But while traditional cell-based mobile systems may represent the most ubiquitous and commercially important application of wireless communication systems, there exist other applications and potential applications for wireless systems where the above cell-based pre-conditions do not hold. Specifically, in a mesh topology network such as described below with reference to
Each of the second 24, third 26 and fourth 28 nodes may also be in communication with other nodes simultaneous with relaying messages between the first 22 and sixth 32 nodes, so each preferably operates with a multiuser receiver to avoid delays that would compound in a high traffic environment (such as where each relay node buffers messages to be relayed to await a transmit slot).
The extended range of such a mesh network undermines some assumptions on which prior art communication waveforms are premised. Because the amount of spectrum available for communication is fixed, spectrum is re-used in different geographic areas to increase capacity. For example, frequency division multiple access (FDMA) has not been widely used since the time that mobile communications expanded significantly because FDMA is spectrum inefficient for two reasons: allocated spectrum goes unused for low-volume users, and the geographic separation by which the allocated spectrum may be allocated to another for simultaneous use is relatively large. Time division multiple access (TDMA) suffers from the same problem of unused allocated spectrum. For each, efficient spectrum use requires efficient allocation that relies on a priori knowledge of a users' volume of data to be sent. In the absence of such a-priori knowledge allocation, spectrum goes unused. Code division multiple access (CDMA or spread spectrum) greatly increases efficiency by spreading packets among available slots of time and frequency, and reusing the same time/frequency slot among multiple users (typically LIP to eight) is enabled by the use of different spreading codes.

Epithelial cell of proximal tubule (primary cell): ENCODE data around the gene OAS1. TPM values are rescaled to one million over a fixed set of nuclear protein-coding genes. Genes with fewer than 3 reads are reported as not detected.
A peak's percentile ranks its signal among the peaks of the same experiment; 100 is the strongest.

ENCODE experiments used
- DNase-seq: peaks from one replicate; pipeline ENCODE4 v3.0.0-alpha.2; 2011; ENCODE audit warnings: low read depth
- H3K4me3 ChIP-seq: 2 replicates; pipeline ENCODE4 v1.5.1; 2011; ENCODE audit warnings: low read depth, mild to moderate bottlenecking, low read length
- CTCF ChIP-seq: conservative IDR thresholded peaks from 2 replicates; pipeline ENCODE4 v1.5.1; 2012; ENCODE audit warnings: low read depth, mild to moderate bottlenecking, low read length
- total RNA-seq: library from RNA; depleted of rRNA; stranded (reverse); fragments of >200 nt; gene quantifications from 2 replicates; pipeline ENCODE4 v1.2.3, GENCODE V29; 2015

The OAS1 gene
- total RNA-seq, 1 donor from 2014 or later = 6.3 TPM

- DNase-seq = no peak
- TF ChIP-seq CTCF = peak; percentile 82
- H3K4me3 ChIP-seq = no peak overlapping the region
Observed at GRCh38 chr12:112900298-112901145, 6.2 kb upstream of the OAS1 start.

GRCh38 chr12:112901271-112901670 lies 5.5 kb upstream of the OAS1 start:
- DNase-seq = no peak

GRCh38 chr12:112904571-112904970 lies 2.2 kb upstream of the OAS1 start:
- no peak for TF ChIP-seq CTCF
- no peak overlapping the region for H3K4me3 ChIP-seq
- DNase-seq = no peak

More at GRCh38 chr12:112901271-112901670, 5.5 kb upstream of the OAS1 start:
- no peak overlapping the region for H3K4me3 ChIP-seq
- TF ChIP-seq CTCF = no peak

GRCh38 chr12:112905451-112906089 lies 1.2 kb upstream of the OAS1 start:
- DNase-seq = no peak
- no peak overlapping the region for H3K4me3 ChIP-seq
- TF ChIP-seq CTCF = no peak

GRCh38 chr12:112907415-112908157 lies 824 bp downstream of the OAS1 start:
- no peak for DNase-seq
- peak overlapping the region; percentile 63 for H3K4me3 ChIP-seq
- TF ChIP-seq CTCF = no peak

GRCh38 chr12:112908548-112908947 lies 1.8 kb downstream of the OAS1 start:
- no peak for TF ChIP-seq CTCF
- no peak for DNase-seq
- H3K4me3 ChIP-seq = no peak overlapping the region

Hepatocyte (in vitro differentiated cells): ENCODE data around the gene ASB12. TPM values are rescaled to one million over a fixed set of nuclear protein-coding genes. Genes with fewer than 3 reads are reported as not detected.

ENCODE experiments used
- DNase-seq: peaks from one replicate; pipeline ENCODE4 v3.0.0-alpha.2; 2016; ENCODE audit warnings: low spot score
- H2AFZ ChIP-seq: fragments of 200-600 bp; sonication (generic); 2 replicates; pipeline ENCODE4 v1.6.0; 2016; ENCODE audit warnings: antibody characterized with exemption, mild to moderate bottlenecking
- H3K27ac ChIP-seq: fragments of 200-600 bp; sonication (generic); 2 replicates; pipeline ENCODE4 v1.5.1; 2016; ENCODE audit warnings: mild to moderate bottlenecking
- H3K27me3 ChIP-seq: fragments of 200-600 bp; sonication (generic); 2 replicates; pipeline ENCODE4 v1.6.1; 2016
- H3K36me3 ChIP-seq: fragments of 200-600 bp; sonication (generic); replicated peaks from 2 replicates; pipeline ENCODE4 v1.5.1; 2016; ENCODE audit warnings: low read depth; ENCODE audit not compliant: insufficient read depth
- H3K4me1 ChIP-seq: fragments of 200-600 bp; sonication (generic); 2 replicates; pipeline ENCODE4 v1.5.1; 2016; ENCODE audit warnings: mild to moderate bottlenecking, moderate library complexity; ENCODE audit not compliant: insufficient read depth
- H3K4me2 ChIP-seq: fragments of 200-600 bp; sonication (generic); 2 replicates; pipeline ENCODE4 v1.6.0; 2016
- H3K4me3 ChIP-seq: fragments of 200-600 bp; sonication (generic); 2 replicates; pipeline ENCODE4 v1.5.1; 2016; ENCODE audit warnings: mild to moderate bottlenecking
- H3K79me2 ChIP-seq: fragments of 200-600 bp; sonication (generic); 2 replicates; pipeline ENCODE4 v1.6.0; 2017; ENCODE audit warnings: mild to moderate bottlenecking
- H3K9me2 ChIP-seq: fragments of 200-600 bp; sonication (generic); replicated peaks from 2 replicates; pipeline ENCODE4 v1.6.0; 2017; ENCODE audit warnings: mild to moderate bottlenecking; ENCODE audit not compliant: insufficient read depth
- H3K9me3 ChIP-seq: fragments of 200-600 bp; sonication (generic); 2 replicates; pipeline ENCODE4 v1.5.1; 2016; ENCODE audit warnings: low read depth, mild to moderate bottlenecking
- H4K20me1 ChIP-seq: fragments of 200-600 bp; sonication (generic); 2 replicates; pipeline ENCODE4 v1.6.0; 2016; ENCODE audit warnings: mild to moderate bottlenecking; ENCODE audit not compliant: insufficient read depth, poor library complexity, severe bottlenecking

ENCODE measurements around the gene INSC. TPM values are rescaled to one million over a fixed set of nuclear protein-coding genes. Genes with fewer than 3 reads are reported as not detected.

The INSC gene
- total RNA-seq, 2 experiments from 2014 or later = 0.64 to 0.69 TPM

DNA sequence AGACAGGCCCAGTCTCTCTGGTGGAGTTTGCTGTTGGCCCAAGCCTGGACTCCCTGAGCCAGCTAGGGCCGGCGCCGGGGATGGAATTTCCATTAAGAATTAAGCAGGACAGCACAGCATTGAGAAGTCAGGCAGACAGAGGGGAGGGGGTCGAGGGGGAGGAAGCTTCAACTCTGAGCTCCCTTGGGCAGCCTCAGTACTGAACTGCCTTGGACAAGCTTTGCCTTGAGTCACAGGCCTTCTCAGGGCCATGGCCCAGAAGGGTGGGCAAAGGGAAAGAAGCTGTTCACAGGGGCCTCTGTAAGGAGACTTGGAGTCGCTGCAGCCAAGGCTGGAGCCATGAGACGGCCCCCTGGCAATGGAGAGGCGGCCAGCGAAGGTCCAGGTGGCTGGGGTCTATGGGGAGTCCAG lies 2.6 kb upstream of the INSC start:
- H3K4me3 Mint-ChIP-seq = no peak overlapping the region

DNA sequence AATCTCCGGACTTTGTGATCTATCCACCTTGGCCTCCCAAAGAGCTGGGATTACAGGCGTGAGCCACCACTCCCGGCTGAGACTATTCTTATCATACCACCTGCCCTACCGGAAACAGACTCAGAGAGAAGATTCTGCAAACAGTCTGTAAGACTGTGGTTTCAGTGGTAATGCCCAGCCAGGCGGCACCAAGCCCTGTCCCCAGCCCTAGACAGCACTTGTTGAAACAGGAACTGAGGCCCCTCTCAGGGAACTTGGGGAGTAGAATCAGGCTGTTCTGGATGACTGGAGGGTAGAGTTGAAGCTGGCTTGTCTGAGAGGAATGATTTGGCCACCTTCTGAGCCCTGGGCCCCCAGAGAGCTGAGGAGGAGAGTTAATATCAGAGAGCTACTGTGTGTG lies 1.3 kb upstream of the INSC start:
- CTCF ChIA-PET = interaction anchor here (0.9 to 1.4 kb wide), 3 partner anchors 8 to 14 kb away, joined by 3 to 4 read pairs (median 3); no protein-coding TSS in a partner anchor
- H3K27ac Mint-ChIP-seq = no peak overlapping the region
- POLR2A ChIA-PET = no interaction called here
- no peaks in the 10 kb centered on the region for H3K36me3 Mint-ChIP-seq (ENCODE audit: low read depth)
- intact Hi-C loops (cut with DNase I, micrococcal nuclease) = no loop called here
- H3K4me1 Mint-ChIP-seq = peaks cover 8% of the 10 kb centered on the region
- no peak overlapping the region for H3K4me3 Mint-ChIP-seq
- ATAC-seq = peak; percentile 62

The mesh network of
What is needed in the art is a communication waveform that offers frequency and time resource sharing, has a large user capacity, high message throughput, high bandwidth efficiency, and variable message update rates. It should also preferably offer long range, line-of-sight and relayed communications, and enable a highly dynamic network geometry for high user mobility.